The euro may have been pointless, but it might have been a whole lot less pointless if there’d been political union from the onset. So implied Mario Draghi, ECB President, at the BoE Open Forum on Wednesday.
For the laissez faire radicals out there, here’s how he went on to define the nature of “truly free” markets in that context (our emphasis):
Consider the case of markets that are truly open – by which I mean, as open as the Single Market of the European Union, where internal frontiers have been abolished entirely, where passporting of services across the entire EU is a right, not a privilege.
In this situation, national governments, or national courts of law, cannot alone provide full protection to their citizens against abuse of property rights or any form of unfair competition that may arise from abroad. Nor can they alone protect the rights of their citizens to carry out business abroad unimpeded by protectionist restrictions. For the market to be truly free, there needs to exist a judiciary power that can enforce the Rule of Law on all, everywhere. It has to have jurisdiction across the entire market.
So charted by Citi.
As they say, the coolness of global inflation is not just an energy price story:
Someone had to, because the net supply of new bonds was minimal and the European Central Bank has been buying €60bn per month.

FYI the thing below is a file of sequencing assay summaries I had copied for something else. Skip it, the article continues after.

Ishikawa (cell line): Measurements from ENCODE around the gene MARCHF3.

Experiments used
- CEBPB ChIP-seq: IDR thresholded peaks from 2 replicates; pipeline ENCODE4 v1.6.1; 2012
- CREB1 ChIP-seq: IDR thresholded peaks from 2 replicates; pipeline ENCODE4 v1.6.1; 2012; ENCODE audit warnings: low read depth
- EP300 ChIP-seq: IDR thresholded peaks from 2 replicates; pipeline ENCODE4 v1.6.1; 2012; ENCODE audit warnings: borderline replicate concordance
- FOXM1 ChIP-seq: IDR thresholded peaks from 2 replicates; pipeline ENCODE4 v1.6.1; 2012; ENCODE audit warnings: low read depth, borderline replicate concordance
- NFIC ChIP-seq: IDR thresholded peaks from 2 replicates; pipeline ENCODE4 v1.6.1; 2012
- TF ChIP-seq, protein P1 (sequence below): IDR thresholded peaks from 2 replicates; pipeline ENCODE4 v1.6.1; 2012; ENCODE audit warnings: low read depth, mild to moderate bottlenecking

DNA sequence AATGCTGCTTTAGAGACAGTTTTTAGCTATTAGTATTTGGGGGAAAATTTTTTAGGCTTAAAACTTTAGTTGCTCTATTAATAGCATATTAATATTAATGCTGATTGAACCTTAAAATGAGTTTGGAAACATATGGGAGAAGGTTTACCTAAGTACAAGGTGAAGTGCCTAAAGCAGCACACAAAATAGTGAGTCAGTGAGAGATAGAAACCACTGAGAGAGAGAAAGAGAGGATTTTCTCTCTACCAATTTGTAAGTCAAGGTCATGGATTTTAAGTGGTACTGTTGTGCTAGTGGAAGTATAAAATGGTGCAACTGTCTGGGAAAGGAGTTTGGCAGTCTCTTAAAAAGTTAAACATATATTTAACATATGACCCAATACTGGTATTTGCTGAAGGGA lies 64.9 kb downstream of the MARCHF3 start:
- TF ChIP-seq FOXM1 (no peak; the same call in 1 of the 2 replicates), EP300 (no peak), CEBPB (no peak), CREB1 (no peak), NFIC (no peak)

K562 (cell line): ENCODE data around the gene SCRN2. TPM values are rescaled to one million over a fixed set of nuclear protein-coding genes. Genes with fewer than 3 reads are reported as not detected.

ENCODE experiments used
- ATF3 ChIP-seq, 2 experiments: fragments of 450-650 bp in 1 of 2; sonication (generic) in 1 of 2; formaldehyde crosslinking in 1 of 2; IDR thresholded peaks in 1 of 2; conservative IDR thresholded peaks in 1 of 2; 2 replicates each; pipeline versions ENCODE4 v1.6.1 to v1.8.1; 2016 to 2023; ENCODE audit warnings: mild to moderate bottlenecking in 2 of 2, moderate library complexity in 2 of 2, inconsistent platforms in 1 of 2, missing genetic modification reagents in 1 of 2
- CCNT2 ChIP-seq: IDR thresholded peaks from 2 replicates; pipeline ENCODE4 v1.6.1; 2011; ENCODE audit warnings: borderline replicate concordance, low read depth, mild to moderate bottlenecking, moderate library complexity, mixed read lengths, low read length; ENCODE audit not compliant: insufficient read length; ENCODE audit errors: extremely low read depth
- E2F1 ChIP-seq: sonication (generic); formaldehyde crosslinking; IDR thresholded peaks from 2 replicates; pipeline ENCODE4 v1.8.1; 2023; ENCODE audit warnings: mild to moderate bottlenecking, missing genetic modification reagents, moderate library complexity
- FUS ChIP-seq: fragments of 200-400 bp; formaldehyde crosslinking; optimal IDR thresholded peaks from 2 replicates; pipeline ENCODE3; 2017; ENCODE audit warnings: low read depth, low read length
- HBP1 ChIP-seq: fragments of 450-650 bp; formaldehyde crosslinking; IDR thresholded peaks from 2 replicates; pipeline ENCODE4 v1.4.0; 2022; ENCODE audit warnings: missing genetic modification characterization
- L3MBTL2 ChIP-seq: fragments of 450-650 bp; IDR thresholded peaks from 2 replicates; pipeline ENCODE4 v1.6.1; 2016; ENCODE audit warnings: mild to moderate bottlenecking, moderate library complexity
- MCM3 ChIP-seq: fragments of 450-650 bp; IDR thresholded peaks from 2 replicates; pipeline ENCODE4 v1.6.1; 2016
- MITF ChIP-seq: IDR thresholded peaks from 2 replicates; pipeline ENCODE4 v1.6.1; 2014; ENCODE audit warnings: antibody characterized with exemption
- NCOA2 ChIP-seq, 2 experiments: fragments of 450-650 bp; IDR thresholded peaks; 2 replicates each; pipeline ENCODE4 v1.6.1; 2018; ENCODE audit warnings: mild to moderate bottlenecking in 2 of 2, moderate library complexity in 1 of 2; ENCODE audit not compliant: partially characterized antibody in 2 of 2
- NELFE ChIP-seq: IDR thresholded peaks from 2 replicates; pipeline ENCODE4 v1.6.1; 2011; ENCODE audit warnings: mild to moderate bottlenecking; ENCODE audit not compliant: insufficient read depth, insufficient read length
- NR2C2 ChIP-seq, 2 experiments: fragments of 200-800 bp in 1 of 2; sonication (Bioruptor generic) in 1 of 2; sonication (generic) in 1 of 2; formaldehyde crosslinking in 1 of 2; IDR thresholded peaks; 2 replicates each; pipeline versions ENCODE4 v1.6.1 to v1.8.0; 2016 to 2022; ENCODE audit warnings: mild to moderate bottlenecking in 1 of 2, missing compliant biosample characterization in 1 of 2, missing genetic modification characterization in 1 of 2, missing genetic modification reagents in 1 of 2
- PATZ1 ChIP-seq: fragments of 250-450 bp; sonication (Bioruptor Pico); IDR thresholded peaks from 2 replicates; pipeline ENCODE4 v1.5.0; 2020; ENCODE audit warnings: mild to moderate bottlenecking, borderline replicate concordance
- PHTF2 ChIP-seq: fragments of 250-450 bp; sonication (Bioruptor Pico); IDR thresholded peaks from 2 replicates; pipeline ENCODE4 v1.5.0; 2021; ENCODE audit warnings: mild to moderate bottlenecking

Foreigners? No, according to a chart from Citi’s Han’s Lorenzen, it was the locals:
Peter Stella is an experienced IMFer on a crusade to champion base money understanding in a world of hard money obsessives who refuse to listen to reason.
From his latest blog post this week:
Bank reserves are demand deposits held at the central bank. Individual banks can and do transfer deposits among themselves constantly during business hours through electronic large value transfer systems (LVTS). Among the universe of LVTS, the largest are FEDWIRE and CHIPS in the US, CHAPS in the UK, BOJNET in Japan and TARGET2 in the Eurozone. From an individual bank’s perspective, reserves are “ultimate” liquidity—available instantly in real time to satisfy payments obligations to other banks.
The writer is Mohamed El-Erian, chief economic adviser to Allianz and chair of US President Barack Obama’s Global Development Council.